The Joey pump is praised by families who like its reliability and enjoy the extra features. While the Joey pump has many interesting and helpful features, some parents complain that it is heavy and bulky, especially for small children, and that the pump does not work as well for children who are extremely active. Others do not like how loud the pump is, and find it disturbing in a classroom setting.
For a handy comparison of the main pumps available, see the following chart from ThriveRx, a home infusion company: http://www.thriverx.net/PDFs/IV%20PUMP%20COMPARISON%20CHART%203%20%20FINAL.pdf
The Bodyguard pump is currently the smallest and most energy efficient pump available on the market. It is notable for its ease of use, quiet function, and environmental friendliness. The pump weighs just 13.75 ounces and measures 4.5 inches by 3.5 inches by 1.6 inches. A small shoulder carrying case is available with the pump, though most families find this case too small to be of value.
Like most ambulatory IV pumps, the Bodyguard can run in several different modes, including Continuous, Intermittent, TPN, PCA, and a programmable mode of 25 steps. The available flow rate is from 0.1ml per hour to 1200ml per hour, in 0.1ml increments up to 100ml and in 1ml increments thereafter. You can infuse up to 9999ml at a time. The KVO (Keep Vein Open) setting can be adjusted from 0.1ml per hour up to 5ml per hour in 0.1ml increments. It includes adjustable air and pressure sensors.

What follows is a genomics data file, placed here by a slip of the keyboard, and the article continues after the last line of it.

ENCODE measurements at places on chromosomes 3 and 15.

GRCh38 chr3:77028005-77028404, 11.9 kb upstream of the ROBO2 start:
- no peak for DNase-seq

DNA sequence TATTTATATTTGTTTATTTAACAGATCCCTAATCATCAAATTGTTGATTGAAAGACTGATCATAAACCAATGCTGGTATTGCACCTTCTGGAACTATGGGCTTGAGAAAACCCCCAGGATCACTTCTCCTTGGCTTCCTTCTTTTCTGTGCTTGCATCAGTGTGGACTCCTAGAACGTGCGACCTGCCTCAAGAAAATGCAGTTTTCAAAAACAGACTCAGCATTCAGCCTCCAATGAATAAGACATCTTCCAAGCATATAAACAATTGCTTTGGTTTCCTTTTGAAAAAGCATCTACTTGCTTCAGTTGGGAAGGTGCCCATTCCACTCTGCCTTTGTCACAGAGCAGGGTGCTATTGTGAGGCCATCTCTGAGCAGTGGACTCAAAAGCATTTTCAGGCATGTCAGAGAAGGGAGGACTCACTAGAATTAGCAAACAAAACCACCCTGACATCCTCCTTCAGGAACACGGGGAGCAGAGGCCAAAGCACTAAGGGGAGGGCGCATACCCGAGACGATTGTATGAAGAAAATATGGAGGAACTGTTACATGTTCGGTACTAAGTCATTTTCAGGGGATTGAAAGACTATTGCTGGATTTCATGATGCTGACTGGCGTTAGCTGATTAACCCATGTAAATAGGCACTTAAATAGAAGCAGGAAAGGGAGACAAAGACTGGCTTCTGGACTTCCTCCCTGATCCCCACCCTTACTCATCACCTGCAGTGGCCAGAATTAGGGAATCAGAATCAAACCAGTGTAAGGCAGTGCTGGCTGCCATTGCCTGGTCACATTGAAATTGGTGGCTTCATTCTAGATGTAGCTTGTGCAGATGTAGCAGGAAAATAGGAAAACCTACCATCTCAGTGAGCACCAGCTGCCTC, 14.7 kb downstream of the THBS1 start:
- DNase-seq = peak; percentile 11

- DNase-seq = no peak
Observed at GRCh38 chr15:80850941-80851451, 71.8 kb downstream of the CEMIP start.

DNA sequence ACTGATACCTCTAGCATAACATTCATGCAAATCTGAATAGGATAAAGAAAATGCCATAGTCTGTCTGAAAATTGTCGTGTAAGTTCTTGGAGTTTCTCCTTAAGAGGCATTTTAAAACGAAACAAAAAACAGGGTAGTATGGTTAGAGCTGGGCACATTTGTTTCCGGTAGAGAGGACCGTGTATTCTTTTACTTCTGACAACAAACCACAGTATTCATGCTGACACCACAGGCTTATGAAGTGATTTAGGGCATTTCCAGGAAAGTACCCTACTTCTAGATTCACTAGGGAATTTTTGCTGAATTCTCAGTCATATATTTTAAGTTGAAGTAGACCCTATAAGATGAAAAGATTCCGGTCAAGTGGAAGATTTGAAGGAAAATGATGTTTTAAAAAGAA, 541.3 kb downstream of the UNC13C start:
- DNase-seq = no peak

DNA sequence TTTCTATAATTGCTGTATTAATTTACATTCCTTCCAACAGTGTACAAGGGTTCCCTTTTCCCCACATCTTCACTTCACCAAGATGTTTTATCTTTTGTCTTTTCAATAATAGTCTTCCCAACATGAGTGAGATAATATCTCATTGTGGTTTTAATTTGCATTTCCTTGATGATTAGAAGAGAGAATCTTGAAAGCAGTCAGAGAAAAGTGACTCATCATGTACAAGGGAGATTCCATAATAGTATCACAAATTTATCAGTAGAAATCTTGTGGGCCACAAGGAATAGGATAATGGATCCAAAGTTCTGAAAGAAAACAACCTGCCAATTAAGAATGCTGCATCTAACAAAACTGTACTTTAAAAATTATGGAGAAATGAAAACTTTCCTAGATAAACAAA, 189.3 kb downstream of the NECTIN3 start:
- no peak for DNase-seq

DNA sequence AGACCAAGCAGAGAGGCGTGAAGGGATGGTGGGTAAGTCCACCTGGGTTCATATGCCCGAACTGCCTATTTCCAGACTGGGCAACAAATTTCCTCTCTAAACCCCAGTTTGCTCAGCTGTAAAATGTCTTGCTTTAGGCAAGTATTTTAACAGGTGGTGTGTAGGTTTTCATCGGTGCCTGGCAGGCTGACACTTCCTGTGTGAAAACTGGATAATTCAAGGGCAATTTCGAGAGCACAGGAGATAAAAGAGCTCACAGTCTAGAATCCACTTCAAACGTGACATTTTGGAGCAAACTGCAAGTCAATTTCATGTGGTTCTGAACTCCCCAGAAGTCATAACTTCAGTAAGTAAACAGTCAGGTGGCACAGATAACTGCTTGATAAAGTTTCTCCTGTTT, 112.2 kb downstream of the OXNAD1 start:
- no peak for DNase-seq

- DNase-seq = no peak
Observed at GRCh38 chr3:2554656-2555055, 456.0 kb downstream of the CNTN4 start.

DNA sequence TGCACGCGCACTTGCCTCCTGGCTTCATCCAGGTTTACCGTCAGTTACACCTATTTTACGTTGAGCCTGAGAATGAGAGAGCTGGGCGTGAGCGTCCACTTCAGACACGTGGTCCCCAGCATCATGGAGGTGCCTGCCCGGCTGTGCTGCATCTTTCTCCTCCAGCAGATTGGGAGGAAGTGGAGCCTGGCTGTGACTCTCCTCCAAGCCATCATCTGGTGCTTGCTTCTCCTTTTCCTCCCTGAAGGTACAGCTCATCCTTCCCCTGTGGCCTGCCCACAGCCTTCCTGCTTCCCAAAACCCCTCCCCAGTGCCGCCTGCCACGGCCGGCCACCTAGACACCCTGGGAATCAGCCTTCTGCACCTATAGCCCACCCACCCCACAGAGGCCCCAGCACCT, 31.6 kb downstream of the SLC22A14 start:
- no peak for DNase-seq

What is unique about the Bodyguard is its use of rechargeable Lithium-ion batteries and a charging dock. The pump can be placed on a pole mounted docking station, charged with a tabletop battery recharger, or plugged directly into a wall outlet. Charging takes approximately six hours if fully depleted, and the battery life is about 16 to 18 hours at a moderate rate. A separate battery pack using disposable 9V batteries is also available.
For families with children who like to push buttons or change settings, the pump has three modes of locking access, including fully locked, partially locked, and unlocked.
Other helpful features of this pump include an automatic priming mode and administration sets that are designed for easy manual priming. A wide variety of standard bore and microbore administration sets, with and without filters, are available.